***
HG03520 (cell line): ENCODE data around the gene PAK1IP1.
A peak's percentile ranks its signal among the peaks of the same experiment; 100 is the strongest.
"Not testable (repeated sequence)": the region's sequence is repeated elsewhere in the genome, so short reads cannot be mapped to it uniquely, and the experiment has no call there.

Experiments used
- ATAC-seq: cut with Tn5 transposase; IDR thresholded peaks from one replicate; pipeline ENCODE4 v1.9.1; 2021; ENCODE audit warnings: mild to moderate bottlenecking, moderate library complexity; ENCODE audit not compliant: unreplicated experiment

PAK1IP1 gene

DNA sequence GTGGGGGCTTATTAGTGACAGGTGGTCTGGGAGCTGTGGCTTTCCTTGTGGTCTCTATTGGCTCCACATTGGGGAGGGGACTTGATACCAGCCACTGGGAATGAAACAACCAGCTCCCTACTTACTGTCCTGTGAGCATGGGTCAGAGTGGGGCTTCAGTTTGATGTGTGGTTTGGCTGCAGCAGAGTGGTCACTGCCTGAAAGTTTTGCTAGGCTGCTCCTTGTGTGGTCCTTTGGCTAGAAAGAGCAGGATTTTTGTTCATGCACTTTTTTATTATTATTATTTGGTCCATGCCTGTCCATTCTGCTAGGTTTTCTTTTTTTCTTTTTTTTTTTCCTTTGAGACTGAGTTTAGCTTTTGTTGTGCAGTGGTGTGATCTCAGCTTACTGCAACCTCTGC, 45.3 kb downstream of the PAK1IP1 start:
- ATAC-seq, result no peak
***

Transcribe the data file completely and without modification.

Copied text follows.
HG03520 (cell line): ENCODE data around the gene PAK1IP1.
A peak's percentile ranks its signal among the peaks of the same experiment; 100 is the strongest.
"Not testable (repeated sequence)": the region's sequence is repeated elsewhere in the genome, so short reads cannot be mapped to it uniquely, and the experiment has no call there.

Experiments used
- ATAC-seq: cut with Tn5 transposase; IDR thresholded peaks from one replicate; pipeline ENCODE4 v1.9.1; 2021; ENCODE audit warnings: mild to moderate bottlenecking, moderate library complexity; ENCODE audit not compliant: unreplicated experiment

PAK1IP1 gene

DNA sequence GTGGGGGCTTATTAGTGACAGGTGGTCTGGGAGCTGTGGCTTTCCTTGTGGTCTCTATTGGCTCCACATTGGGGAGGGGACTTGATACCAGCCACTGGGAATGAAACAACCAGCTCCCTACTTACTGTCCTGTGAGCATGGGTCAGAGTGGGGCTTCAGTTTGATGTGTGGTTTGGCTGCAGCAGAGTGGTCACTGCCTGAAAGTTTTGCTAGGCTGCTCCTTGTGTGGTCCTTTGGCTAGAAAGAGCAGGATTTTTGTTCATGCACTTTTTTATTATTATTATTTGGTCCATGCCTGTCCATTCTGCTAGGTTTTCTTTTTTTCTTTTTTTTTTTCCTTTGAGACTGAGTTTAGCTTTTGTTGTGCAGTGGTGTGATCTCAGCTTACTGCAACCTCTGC, 45.3 kb downstream of the PAK1IP1 start:
- ATAC-seq, result no peak